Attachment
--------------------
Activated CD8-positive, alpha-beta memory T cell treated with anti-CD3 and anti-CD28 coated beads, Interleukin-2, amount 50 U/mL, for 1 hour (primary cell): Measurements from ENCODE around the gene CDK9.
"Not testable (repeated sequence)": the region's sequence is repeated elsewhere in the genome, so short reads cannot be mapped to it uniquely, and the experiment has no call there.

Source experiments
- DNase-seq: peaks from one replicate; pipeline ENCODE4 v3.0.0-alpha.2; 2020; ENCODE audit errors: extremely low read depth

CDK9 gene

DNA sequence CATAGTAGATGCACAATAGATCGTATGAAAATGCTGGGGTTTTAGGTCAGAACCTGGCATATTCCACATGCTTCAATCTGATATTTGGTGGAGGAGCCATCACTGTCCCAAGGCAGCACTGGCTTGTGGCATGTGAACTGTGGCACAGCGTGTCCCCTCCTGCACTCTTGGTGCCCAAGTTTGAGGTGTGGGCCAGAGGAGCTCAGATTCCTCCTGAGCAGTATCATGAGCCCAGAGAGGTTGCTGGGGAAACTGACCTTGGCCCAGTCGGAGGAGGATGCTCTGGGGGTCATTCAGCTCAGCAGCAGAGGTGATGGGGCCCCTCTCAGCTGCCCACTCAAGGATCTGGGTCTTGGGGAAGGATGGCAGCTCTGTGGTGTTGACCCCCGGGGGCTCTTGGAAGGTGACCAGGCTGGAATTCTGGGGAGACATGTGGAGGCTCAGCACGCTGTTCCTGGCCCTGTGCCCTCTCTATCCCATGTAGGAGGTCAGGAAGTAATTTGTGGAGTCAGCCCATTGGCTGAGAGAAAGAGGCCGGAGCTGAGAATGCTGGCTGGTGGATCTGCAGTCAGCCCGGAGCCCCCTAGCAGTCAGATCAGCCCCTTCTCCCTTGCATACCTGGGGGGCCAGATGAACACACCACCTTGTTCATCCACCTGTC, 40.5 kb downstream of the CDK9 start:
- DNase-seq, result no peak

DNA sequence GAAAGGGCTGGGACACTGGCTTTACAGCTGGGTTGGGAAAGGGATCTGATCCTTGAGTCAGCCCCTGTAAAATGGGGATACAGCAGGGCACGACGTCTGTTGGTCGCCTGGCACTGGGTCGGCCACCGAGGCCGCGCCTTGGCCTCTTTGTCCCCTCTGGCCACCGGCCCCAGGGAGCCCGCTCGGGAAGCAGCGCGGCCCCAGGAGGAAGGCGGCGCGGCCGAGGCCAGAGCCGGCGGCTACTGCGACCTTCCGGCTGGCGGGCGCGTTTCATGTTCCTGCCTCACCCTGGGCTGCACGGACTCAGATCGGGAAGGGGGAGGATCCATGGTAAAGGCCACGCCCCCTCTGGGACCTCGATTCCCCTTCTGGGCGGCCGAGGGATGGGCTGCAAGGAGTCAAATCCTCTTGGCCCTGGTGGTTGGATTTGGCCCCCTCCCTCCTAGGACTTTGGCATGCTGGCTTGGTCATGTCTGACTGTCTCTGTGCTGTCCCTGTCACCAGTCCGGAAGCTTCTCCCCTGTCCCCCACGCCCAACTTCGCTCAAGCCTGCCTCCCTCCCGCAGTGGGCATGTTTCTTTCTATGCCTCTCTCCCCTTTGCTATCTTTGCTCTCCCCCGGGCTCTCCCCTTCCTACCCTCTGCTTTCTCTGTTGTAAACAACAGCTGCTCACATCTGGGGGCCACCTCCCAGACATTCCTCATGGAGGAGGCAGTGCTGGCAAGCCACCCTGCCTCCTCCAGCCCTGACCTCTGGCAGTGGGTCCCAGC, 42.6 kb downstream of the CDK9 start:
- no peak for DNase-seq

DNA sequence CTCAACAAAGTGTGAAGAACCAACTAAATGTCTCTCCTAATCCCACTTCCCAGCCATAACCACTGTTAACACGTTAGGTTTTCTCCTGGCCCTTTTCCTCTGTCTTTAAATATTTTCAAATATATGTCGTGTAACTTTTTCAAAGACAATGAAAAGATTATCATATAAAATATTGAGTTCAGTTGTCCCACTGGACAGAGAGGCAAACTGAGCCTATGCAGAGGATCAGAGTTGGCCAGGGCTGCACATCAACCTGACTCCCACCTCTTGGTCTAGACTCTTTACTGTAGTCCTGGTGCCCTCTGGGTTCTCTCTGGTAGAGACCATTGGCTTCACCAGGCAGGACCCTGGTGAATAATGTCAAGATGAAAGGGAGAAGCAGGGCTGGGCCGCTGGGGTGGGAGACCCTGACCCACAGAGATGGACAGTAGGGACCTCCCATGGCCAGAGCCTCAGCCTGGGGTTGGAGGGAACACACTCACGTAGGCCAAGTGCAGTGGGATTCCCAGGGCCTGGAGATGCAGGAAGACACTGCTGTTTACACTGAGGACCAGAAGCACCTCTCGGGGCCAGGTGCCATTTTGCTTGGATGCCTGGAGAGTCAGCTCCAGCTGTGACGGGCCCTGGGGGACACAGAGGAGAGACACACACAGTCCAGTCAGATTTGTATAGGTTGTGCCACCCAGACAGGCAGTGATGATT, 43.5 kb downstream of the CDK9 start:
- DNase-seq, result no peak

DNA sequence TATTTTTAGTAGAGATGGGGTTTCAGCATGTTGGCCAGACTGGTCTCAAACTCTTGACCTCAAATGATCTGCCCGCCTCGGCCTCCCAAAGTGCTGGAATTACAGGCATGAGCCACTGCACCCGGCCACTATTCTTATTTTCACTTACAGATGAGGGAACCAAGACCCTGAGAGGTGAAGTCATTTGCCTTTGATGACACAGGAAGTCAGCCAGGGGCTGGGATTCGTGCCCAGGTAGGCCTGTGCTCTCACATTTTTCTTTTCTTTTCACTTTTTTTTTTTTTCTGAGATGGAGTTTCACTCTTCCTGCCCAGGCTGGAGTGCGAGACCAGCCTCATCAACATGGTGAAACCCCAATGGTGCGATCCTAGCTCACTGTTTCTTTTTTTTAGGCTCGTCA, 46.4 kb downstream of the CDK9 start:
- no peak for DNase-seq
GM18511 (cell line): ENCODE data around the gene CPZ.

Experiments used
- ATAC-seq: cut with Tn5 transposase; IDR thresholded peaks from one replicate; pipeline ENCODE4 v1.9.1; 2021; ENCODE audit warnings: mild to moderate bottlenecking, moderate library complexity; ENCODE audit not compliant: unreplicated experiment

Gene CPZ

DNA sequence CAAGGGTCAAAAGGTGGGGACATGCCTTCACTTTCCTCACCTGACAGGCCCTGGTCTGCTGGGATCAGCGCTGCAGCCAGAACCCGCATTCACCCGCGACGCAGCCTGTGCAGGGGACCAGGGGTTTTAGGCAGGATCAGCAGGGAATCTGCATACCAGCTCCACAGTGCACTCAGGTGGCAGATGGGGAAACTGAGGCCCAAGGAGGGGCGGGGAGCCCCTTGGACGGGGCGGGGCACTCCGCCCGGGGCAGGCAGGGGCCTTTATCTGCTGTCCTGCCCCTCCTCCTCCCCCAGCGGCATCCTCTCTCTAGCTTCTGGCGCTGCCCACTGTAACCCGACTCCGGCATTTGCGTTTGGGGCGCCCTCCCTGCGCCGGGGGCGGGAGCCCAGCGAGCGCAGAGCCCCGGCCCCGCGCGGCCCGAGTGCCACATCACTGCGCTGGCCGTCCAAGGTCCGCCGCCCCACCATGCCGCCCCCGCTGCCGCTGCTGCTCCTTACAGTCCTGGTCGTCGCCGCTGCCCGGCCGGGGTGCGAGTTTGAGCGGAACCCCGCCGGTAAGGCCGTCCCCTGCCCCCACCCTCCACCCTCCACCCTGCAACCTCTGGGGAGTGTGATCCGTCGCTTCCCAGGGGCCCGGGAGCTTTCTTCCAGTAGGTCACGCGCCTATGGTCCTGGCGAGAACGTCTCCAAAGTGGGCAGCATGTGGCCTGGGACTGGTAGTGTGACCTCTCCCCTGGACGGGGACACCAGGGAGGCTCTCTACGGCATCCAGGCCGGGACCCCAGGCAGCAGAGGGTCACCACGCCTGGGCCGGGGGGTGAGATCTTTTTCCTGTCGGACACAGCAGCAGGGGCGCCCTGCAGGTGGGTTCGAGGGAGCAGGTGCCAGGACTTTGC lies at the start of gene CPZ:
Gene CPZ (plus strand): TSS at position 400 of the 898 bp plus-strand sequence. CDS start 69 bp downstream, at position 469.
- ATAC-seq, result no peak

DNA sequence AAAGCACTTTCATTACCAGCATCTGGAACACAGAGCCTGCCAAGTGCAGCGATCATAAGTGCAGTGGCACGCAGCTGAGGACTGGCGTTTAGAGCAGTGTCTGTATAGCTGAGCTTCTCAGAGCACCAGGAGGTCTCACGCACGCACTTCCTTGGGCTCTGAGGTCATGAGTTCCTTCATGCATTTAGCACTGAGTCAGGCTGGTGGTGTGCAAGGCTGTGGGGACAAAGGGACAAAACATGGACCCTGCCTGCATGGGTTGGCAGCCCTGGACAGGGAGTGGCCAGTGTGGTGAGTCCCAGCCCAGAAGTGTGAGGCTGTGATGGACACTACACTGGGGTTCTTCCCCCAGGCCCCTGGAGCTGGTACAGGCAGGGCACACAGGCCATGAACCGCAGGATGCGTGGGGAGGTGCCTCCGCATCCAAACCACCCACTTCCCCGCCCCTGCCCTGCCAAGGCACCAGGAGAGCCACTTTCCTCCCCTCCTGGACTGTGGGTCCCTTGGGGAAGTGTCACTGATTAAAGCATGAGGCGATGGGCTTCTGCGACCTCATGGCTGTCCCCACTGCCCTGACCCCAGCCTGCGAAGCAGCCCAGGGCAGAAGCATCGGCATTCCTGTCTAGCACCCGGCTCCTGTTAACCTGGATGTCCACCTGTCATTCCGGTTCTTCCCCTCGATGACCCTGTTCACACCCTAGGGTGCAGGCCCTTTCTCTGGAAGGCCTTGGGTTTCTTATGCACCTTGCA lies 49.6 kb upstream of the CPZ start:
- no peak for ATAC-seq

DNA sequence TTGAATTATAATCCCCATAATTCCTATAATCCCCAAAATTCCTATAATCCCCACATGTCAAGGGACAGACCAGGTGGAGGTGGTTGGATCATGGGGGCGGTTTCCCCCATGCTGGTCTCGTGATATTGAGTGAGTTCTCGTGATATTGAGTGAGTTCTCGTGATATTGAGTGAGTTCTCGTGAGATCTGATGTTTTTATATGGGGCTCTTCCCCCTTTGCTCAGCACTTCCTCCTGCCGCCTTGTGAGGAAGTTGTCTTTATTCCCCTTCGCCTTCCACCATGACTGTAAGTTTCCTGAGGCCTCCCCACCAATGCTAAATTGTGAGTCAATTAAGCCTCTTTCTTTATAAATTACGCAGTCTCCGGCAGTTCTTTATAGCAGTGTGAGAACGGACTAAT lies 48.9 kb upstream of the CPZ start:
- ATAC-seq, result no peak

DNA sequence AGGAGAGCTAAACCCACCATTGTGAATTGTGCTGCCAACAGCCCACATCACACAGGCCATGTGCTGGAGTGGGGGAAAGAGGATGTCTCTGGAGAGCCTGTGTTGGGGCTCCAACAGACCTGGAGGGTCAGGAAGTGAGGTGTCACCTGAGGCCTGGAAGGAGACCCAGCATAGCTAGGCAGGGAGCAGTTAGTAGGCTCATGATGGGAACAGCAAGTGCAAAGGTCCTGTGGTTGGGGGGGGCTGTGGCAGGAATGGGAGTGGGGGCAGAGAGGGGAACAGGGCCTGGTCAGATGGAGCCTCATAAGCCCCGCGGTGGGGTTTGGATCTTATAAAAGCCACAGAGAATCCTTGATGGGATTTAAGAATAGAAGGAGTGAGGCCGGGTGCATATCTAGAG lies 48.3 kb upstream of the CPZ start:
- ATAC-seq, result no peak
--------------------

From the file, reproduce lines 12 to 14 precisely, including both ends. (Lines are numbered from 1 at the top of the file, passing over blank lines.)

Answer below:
DNA sequence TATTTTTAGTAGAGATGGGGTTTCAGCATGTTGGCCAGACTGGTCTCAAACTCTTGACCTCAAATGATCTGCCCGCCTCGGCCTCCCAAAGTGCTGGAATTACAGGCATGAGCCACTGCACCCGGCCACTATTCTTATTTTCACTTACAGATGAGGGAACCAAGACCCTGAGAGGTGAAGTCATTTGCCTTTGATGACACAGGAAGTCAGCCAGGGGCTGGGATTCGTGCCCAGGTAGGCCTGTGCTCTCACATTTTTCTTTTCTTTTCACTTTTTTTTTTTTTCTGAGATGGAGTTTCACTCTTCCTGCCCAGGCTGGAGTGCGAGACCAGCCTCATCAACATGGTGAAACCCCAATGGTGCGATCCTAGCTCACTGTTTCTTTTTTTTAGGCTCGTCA, 46.4 kb downstream of the CDK9 start:
- no peak for DNase-seq
GM18511 (cell line): ENCODE data around the gene CPZ.